Real Estate Gets Territorial as Long & Foster Sets Sights on Patterson Schwartz’s Top Spot
As the two real estate moguls battle for the top spot, the drama in the New Castle County market grows. Who will come out on top?
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Act II: The History
From the late 1970s into the ’80s, Gary Scott recalls, Patterson Schwartz and his father’s firm accounted for about half the New Castle County real estate market, with B. Gary Scott usually lagging Patterson Schwartz by 5 to 7 percentage points. When B. Gary Scott sold to Prudential Preferred and the various national firms entered the county market, Patterson Schwartz strengthened its lead, holding about a 30 percent share, while the regional and national firms battled for second and third place, with figures in the mid to upper teens.
Last year, Pluscht says, Patterson Schwartz accounted for a little more than 25 percent of all residential sales in New Castle County, and about 30 percent of the dollar volume. Patterson Schwartz has been running 12 to 14 percentage points ahead of Prudential Fox & Roach the last couple of years, with ReMax and Keller Williams slightly behind in a battle for third.
While Patterson Schwartz’s strength is indisputably local, Long & Foster’s is regional. It is the largest privately held real estate company in the United States, with more than 11,000 agents in seven Mid-Atlantic states and the District of Columbia. However, with a sales force stretching from New Jersey to North Carolina, there was one significant void to its coverage. That void, Scott says, is New Castle County.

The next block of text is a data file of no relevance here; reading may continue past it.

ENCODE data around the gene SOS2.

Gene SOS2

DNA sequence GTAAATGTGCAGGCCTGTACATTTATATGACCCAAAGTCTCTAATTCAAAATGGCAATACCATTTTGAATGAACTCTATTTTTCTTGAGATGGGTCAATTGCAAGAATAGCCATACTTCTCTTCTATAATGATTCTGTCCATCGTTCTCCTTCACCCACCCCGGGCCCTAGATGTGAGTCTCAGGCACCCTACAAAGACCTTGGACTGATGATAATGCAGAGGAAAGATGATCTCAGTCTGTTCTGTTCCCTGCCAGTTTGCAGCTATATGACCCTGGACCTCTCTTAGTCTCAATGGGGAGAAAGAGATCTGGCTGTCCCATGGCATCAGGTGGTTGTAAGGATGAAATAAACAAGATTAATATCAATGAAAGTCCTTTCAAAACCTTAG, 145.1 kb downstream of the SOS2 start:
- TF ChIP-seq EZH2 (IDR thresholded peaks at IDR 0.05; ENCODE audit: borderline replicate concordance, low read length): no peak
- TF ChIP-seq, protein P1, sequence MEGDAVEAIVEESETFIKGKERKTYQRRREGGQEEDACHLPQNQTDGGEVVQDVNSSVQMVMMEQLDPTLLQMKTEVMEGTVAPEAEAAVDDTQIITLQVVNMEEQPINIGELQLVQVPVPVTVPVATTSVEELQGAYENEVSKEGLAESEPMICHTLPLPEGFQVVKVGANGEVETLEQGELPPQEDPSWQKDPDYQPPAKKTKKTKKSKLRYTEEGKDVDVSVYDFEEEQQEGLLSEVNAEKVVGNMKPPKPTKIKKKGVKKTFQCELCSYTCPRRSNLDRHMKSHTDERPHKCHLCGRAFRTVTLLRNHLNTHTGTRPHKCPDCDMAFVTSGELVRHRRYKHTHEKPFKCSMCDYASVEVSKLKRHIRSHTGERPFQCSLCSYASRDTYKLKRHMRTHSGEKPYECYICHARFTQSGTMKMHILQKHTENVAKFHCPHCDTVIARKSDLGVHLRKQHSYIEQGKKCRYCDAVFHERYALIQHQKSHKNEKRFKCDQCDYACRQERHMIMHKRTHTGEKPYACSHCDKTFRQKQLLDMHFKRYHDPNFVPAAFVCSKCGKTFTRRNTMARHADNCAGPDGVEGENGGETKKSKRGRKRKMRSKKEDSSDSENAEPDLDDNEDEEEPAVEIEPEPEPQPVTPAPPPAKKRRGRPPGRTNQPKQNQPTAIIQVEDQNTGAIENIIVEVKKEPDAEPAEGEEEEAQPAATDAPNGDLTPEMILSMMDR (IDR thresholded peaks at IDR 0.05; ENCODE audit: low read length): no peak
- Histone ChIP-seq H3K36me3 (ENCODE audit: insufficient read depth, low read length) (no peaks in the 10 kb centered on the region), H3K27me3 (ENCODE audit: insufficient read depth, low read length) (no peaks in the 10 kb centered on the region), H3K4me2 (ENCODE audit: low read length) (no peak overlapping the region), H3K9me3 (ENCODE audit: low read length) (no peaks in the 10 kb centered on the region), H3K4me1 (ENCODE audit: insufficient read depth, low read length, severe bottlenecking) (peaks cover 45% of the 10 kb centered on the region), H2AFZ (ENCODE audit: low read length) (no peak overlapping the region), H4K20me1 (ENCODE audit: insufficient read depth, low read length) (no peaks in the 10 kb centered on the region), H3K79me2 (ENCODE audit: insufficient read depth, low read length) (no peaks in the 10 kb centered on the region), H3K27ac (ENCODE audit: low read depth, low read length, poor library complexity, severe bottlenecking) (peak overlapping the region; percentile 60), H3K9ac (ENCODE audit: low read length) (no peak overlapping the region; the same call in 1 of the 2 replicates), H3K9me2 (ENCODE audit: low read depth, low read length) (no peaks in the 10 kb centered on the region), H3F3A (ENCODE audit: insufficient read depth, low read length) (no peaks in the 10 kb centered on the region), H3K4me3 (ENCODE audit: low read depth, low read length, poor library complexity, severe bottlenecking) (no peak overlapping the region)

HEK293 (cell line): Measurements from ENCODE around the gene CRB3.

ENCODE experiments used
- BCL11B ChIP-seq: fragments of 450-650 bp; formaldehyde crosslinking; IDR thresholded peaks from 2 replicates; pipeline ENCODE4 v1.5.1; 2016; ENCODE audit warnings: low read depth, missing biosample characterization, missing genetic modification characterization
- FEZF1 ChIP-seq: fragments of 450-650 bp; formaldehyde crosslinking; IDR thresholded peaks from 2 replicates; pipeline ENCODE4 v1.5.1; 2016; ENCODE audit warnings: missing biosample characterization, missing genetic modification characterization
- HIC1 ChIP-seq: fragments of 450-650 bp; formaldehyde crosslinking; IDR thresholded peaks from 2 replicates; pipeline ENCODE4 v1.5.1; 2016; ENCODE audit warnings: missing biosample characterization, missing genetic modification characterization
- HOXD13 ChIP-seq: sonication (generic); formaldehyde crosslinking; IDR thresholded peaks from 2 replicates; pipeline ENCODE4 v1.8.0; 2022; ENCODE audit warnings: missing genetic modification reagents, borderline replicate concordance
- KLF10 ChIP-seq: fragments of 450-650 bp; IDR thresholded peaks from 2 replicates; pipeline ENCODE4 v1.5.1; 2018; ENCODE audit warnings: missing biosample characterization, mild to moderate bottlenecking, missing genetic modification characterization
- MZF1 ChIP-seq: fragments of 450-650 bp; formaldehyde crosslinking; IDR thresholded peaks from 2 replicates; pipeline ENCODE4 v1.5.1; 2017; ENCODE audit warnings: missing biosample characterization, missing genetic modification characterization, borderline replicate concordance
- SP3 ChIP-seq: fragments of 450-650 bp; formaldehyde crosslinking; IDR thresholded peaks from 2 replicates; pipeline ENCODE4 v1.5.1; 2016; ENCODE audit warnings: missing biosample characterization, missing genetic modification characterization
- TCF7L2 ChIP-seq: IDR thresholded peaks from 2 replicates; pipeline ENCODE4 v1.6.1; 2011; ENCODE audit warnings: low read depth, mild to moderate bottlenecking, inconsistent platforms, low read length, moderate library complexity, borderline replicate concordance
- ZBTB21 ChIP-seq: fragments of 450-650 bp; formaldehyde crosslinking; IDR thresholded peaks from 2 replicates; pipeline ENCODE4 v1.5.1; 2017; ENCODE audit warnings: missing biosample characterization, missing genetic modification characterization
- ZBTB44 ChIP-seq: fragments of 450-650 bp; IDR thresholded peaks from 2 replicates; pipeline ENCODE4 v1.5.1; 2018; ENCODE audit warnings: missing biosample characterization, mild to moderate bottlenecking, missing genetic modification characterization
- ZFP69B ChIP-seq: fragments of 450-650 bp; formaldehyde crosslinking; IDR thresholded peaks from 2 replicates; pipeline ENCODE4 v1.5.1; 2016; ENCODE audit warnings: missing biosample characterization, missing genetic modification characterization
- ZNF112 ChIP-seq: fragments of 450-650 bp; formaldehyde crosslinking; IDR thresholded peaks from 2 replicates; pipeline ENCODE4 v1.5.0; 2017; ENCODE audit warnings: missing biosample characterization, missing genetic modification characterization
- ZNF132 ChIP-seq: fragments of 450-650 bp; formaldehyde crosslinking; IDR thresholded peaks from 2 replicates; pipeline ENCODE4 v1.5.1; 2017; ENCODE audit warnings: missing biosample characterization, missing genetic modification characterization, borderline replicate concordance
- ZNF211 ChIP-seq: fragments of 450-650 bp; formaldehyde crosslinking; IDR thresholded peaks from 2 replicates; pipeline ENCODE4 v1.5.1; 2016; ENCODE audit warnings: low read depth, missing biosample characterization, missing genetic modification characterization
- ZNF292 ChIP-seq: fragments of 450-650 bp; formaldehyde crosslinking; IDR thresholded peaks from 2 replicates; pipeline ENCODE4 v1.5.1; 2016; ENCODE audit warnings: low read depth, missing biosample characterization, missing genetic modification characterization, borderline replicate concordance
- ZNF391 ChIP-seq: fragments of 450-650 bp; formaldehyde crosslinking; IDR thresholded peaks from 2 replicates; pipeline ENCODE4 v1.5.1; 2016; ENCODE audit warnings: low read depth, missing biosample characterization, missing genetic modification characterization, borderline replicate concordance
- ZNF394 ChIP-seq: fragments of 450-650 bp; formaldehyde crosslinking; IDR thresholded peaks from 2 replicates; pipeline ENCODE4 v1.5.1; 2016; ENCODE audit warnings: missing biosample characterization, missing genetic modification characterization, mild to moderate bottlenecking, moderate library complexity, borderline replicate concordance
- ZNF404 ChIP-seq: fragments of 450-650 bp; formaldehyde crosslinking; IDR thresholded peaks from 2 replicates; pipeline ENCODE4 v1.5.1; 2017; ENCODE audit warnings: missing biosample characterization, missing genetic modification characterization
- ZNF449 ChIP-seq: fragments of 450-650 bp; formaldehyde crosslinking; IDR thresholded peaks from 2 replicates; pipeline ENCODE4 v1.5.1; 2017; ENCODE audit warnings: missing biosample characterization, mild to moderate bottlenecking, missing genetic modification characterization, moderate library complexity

To those who see Long & Foster as a threat, this could be the perfect storm. Gary Scott says, however, “I see it as the stars aligning.”
In mid-2012, as Long & Foster developed its business plan for this year, “we saw an opportunity to do something no other firm has been able to do—to truly cover the state of Delaware,” says Gary Scott.
Dick Christopher’s retirement on June 30, 2012, gave Gary Scott an opportunity he couldn’t pass up. A month later, he called R.T. Christopher, then the assistant sales manager and director of education at Patterson Schwartz’s Greenville office.
“R.T. and I are old friends,” says Gary Scott. “I went to his wedding.” After all, they had worked together for five years, and they share the same birthday—Aug. 26. Gary Scott is five years older.
They met several times, discussing Gary Scott’s vision for Long & Foster in Delaware—launching a statewide operation and rocketing to the top of the market—and R.T. Christopher was sold.
“I didn’t leave Patterson Schwartz as a disgruntled employee,” he says. “It has more to do with my history with Gary, and our personal relationship.”
Dick Christopher admits that his retirement paved the way for R.T. and his sisters to break from Patterson Schwartz. “There’s kind of a freedom to me leaving,” he says. “It kind of frees them up. The market opportunity is theirs now.”
And the opportunities for his children, he adds, may be better at Long & Foster than at Patterson Schwartz. “The people at Patterson Schwartz have been in place for a long time,” says Dick Christopher. “They are extremely competent in what they do. Until they retire, you’re not going to take their place.”